By Jan Schuurmans, 14-9-2018

The wind turbine controller of wind turbines is rapidly advancing and becoming more complicated. The first variable speed wind turbine control systems 'just' controlled generator speed and generator power. They just needed 1 PID loop (for speed control by pitch), a generator torque speed curve, and a fine pitch schedule. Tuning the control system meant that just a couple of parameters, say less than 5, had to be tuned.

However, modern wind turbine controllers can easily run 8 or more PID loops in the wind turbine controller, extended with notch filters, lead-lag filters and low pass filter, aimed not just at speed control, but also at fore-aft acceleration control (to reduce tower bottom loads), and blade loads control (to reduce nacelle loads and blade loads). Tuning all of these parameters (more than 200!) is not that simple anymore, because nowadays we are talking about tuning hundreds of control parameters. For instance, tuning the PIDs for the generator speed control loop in combination with the fore-aft loop, is hard: these PIDs should not just be judged on damping and speed of response, but also on their (huge!) effect on loads and pitch activity.  

Traditionally, we 'manually' tuned the control system once, for a particular wind turbine configuration and put a hell of an effort in reducing the loads as much as possible while maximising power output. After the first (wind turbine design) iteration, our customers just continued with those settings while adjusting the configuration of the wind turbine, and only adjusting control parameters if necessary. There is simply not enough time for tuning. The end result is a non-optimal wind turbine design!

To change this, we started to experiment with automatic tuning methods. The idea is relatively simple: try to automate the way a control engineer (should) work. First, we developed an algorithm that computes control parameters based on a specified bandwidth of the closed-loop (wb). Next, we search for that wb value that minimises a costs function that penalises (weighted) loads versus power output. In this latter optimization, we apply data generated from load simulations on an (aero-elastic) model.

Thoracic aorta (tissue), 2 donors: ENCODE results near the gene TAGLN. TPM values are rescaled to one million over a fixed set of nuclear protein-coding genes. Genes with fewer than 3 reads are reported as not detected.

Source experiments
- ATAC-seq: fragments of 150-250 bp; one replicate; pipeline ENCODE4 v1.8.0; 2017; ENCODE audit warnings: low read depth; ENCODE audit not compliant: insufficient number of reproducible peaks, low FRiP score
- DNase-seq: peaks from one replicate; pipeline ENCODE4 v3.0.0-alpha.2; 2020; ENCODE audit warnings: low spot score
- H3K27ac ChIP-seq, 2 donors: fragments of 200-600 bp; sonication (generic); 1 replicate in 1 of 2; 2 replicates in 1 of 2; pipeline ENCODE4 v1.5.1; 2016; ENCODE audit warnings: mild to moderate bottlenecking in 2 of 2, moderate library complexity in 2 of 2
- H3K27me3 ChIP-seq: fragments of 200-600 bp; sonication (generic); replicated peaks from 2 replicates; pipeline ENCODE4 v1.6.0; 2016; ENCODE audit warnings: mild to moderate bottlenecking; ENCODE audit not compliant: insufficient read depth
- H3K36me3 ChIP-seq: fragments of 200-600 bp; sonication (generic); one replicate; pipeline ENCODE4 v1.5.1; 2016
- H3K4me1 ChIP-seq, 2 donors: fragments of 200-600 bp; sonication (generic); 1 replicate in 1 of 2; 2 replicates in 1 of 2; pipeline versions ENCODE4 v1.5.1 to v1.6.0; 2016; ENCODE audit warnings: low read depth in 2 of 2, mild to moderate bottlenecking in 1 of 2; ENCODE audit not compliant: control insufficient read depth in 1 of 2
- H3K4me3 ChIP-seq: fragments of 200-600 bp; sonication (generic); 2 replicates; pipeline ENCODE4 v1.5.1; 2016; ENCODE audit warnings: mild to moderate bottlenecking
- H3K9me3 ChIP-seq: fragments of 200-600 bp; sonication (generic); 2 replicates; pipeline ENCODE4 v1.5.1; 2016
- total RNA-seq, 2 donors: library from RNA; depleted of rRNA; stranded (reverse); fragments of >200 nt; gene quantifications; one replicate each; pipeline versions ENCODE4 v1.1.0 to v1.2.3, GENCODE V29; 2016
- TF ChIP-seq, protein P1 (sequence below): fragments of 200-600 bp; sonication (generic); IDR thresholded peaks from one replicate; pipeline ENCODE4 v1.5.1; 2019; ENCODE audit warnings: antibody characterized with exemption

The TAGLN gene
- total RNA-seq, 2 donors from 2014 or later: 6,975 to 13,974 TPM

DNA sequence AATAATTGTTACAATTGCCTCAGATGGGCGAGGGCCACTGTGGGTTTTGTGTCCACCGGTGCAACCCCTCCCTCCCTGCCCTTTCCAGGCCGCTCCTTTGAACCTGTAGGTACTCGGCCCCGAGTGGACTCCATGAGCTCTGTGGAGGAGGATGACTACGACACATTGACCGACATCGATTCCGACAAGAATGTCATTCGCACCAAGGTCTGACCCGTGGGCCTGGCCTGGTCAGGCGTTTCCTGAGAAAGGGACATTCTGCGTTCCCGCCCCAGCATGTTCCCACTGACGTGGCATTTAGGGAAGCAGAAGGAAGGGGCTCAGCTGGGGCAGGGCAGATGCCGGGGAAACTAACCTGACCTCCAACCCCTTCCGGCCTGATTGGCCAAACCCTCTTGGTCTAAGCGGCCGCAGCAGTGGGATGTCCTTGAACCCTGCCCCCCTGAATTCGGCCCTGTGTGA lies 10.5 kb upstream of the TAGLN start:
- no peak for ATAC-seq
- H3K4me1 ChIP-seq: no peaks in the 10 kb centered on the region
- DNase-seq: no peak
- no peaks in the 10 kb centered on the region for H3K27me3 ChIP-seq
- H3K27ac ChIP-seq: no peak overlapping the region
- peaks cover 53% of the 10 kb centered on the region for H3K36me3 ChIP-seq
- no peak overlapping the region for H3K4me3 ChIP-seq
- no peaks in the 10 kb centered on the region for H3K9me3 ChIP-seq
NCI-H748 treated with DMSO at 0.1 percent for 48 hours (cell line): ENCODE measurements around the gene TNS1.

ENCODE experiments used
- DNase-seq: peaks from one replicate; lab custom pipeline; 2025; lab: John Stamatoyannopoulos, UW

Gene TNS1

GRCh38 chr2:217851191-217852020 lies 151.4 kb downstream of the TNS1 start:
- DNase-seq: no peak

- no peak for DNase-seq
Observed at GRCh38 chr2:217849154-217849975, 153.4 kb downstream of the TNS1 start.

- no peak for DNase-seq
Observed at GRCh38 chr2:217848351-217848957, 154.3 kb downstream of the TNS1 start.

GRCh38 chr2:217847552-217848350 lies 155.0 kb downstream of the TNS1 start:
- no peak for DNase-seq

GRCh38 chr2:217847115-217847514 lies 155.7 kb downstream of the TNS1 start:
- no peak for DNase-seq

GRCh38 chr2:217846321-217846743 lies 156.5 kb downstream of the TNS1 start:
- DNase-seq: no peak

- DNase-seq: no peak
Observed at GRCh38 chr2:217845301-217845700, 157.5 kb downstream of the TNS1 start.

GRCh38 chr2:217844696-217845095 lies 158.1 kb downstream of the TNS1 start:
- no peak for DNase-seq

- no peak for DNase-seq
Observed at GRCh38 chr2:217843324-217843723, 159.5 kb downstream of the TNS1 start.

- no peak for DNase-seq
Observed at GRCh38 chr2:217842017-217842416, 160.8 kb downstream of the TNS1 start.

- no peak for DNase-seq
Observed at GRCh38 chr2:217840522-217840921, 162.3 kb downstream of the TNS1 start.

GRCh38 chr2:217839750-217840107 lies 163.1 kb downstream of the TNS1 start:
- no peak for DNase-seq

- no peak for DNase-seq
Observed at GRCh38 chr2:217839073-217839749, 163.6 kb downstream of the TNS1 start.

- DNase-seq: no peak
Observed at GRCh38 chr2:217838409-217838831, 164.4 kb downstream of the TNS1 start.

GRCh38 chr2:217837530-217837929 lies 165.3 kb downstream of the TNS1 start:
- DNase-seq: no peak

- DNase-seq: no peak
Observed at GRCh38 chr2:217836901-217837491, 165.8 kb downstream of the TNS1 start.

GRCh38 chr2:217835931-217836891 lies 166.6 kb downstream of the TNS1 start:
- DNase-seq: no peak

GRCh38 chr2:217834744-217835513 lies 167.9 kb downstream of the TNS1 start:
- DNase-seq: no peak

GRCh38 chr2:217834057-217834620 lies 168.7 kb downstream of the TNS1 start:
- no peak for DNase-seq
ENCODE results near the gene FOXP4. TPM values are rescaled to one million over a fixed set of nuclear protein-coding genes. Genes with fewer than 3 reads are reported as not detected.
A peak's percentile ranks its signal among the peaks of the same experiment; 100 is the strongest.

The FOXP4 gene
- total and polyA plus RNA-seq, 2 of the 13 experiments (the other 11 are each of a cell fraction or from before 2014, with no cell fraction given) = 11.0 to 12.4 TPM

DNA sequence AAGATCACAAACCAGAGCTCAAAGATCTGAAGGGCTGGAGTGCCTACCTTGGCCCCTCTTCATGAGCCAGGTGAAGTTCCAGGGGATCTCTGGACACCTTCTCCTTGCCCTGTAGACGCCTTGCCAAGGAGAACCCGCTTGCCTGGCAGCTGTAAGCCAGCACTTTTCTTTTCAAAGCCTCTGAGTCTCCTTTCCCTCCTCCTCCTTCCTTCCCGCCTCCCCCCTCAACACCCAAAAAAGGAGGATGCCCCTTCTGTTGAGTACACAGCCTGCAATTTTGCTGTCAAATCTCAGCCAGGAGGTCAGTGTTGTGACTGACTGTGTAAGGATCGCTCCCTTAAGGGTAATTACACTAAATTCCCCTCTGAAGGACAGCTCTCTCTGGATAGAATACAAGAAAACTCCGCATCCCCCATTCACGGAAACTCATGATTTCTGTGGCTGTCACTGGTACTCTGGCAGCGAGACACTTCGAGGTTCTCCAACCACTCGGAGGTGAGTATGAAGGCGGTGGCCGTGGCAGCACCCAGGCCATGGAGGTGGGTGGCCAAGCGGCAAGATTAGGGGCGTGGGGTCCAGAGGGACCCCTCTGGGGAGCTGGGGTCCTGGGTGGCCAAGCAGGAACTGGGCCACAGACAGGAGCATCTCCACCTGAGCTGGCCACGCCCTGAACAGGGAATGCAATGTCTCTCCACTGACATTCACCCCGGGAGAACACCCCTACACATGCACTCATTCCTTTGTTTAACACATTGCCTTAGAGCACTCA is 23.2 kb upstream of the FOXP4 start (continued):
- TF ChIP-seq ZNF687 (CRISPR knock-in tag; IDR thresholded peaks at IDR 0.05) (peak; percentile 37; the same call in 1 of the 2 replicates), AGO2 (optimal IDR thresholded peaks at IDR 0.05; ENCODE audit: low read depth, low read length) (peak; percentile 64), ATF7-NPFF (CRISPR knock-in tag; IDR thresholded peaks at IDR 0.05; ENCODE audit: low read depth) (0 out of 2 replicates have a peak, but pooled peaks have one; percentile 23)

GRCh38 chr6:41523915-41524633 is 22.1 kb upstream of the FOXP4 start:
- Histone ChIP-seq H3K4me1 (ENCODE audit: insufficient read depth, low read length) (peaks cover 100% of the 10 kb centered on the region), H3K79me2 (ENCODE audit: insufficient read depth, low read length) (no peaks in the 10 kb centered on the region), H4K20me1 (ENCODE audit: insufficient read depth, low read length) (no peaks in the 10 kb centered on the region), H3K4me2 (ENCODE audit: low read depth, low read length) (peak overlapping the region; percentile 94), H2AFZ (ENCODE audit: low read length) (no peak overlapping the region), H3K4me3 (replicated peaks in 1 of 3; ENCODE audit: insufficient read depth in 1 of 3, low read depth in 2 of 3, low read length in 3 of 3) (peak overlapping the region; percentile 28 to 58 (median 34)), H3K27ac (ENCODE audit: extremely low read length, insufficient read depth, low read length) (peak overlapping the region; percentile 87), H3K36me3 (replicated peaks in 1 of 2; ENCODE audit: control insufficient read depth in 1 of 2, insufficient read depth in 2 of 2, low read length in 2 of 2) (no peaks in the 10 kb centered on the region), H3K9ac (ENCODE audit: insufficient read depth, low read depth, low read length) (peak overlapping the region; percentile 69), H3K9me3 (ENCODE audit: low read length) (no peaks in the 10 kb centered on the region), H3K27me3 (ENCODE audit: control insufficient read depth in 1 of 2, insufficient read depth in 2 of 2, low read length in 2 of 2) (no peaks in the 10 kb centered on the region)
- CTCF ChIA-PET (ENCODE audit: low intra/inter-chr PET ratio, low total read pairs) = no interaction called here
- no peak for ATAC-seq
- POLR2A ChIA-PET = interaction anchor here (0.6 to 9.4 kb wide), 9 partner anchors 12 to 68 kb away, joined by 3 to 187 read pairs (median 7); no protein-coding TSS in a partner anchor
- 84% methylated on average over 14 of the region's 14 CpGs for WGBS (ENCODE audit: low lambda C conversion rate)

graphs of the effect of bandwidth on loads and power

As an example, look at the graphs above. The bandwidth was varied (crosses) and for each value we computed the increase/decrease in power and Design Equivalent Loads (DELS), relative to an initial tuning. The wind turbine designer can now quickly assess the effect of tuning and decide for load more load reduction with less power output or the other way around. 

The algorithms discussed above are not specific to any wind turbine controller software and we do not need to know the details of your control software, to make this work. If you are interested, please contact us

by J. Schuurmans

DotX has succesfully developed, implemented and tested the optimization of the fine-pitch angles, and yaw angle.  

The pitch angles of a wind turbine are initially set by a mechanic using a screwdriver, or a button to fix the angle at which the blade is supposed to be at when at 0 degrees (the fine pitch angle). The mechanic aligns the markers on the blade and in the nose-cone of the turbine to do so. With our automatic control procedure, the wind turbine computer first adjusts the relative pitch angles to minimise rotor unbalance. After that, the computer adjusts all blade angles in unison to find the optimal fine pitch angle that maximises power output of the turbine.  

A similar procedure has been developed for the yaw angle: the yaw angle is varied in cycles, each lasting a fixed amount of time, until the optised yaw angle has been found, such that power output is maximised. The graph below shows how the optimal yaw offset converges to its final value, within approximately 100 cycles (that correspond to 30 'effective' hours, i.e. hours where the turbine operates in the right conditions). In this graph, the wind vane had been calibrated first with the aid of a LIDAR, to allow us checking the optimsed yaw angle. The LIDAR based yaw misalignment, shown as a black line, confirms the result.

optimisation of the yaw angle


Tests show that oscillations can be reduced by more than 80%, while yield can be improved 3-6% per year. The optimization procedures uses standard on-board sensors only. After optimization, a PV curve difference of 'before' and 'after' is generated that cane be used to calculate the exact yield improvement. This procedure has been verified by a certification institute and has been applied to over 20 wind turbines in the field.